On a similar note, regions also have to estimate the ability to offer hospitalization services for patients needing care for COVID-19. We have seen struggles in New York even under stay-at-home orders. I have heard from colleagues and friends working in several healthcare systems around the U.S. about the inability to effectively offer care to these patients – all of whom work in states with strict stay-at-home orders to contain the spread.
As the economy reopens, hospitals will see other patients, conduct revenue-generating elective procedures and utilize other resources. We may need to think about how much to allocate as fixed resources for anticipated COVID-19 cases (number of beds, ventilators, essential supplies, etc.). We have already seen the amazing work of our healthcare providers during the crisis. As we think about reopening, we may need to guard against their health and safety (including psychological stress) to ensure individual cities and regions are ready to manage any second surges. The amount of resources required will be determined by the testing per million, influx into the region and the population density. Once again, it is better to be over-prepared with more resources early enough to avoid spreading. The decision to allocate resources may have to be made on a daily basis with zip-code-level data – which can create a nightmare scenario for hospital scheduling. But this is absolutely essential to avoid any future surges.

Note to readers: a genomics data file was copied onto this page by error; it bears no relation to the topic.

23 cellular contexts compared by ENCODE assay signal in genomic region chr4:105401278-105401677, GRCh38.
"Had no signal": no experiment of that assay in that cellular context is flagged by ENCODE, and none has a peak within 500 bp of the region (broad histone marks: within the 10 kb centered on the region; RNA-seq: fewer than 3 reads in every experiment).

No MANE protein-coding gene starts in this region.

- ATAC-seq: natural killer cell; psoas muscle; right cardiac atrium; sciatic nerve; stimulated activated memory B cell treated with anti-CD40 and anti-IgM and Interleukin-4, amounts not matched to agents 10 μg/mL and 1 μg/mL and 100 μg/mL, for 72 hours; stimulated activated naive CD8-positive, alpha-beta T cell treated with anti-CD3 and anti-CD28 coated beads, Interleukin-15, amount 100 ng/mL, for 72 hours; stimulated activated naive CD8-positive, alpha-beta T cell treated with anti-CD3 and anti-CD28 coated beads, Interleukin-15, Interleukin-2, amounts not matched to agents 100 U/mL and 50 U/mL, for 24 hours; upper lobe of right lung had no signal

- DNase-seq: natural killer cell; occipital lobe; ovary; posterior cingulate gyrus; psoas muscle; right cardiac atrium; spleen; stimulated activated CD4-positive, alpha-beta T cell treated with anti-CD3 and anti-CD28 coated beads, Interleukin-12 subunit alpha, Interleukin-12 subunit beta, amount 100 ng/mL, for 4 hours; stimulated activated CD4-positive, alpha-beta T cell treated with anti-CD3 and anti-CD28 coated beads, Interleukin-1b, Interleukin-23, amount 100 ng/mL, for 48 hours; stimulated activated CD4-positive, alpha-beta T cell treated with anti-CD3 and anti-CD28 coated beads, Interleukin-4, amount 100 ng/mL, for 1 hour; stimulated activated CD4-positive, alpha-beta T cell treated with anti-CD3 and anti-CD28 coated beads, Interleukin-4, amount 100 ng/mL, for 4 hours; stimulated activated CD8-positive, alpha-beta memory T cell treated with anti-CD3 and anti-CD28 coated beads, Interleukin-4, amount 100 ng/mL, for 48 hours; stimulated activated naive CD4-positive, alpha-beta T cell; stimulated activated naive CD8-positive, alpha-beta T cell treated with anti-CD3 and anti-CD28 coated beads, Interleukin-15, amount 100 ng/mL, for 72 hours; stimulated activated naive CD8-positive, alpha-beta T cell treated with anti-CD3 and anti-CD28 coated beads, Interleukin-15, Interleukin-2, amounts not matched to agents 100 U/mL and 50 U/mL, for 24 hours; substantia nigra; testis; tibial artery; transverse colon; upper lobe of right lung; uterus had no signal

Moving away from healthcare, there are other important issues to consider. We have already seen social distancing and the use of masks and other shopping across several stores. This is an excellent practice that must continue for the next several months. Restricting population within a store has several benefits, even when the economy is open. It minimizes the possibility of transmissions, provides more time to clean between shoppers and, most importantly, it protects frontline workers who are exposed to numerous shoppers. Similar restrictions should also be practiced in public gyms. One approach to practice could be pre-reservations and channeling traffic to different times during the day, something I have seen practiced in good service industries. Managing the waiting and arrival times in these public places can go a long way in containing the spread.